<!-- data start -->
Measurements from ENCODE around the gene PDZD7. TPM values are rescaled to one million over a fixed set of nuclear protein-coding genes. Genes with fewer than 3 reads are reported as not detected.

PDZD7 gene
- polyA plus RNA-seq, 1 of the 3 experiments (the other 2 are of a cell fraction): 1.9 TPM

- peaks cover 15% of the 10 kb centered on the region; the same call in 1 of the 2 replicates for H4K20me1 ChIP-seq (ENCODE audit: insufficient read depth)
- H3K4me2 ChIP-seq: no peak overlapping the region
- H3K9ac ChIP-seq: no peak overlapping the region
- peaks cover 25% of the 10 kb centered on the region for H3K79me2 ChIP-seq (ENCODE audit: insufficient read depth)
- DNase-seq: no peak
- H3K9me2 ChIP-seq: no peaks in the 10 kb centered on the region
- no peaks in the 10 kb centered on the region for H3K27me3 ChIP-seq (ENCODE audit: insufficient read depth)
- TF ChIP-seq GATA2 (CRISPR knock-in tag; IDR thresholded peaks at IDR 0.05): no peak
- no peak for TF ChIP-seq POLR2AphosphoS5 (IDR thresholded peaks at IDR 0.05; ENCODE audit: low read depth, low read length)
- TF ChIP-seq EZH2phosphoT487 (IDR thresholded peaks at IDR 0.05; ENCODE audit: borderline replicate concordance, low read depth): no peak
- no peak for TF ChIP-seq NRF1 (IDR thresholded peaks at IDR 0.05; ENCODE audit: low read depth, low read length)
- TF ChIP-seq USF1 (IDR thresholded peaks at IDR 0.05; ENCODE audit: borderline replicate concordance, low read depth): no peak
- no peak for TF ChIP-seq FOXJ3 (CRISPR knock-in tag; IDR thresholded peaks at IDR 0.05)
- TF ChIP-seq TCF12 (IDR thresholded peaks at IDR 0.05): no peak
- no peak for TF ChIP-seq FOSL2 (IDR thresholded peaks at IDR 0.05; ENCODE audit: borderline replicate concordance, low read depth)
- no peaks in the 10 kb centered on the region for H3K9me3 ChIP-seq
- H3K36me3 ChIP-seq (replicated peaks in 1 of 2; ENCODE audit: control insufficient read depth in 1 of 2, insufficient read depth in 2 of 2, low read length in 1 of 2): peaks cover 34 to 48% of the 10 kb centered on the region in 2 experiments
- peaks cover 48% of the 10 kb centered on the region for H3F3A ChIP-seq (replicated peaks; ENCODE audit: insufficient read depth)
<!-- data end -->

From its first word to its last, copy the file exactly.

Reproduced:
Measurements from ENCODE around the gene PDZD7. TPM values are rescaled to one million over a fixed set of nuclear protein-coding genes. Genes with fewer than 3 reads are reported as not detected.

PDZD7 gene
- polyA plus RNA-seq, 1 of the 3 experiments (the other 2 are of a cell fraction): 1.9 TPM

- peaks cover 15% of the 10 kb centered on the region; the same call in 1 of the 2 replicates for H4K20me1 ChIP-seq (ENCODE audit: insufficient read depth)
- H3K4me2 ChIP-seq: no peak overlapping the region
- H3K9ac ChIP-seq: no peak overlapping the region
- peaks cover 25% of the 10 kb centered on the region for H3K79me2 ChIP-seq (ENCODE audit: insufficient read depth)
- DNase-seq: no peak
- H3K9me2 ChIP-seq: no peaks in the 10 kb centered on the region
- no peaks in the 10 kb centered on the region for H3K27me3 ChIP-seq (ENCODE audit: insufficient read depth)
- TF ChIP-seq GATA2 (CRISPR knock-in tag; IDR thresholded peaks at IDR 0.05): no peak
- no peak for TF ChIP-seq POLR2AphosphoS5 (IDR thresholded peaks at IDR 0.05; ENCODE audit: low read depth, low read length)
- TF ChIP-seq EZH2phosphoT487 (IDR thresholded peaks at IDR 0.05; ENCODE audit: borderline replicate concordance, low read depth): no peak
- no peak for TF ChIP-seq NRF1 (IDR thresholded peaks at IDR 0.05; ENCODE audit: low read depth, low read length)
- TF ChIP-seq USF1 (IDR thresholded peaks at IDR 0.05; ENCODE audit: borderline replicate concordance, low read depth): no peak
- no peak for TF ChIP-seq FOXJ3 (CRISPR knock-in tag; IDR thresholded peaks at IDR 0.05)
- TF ChIP-seq TCF12 (IDR thresholded peaks at IDR 0.05): no peak
- no peak for TF ChIP-seq FOSL2 (IDR thresholded peaks at IDR 0.05; ENCODE audit: borderline replicate concordance, low read depth)
- no peaks in the 10 kb centered on the region for H3K9me3 ChIP-seq
- H3K36me3 ChIP-seq (replicated peaks in 1 of 2; ENCODE audit: control insufficient read depth in 1 of 2, insufficient read depth in 2 of 2, low read length in 1 of 2): peaks cover 34 to 48% of the 10 kb centered on the region in 2 experiments
- peaks cover 48% of the 10 kb centered on the region for H3F3A ChIP-seq (replicated peaks; ENCODE audit: insufficient read depth)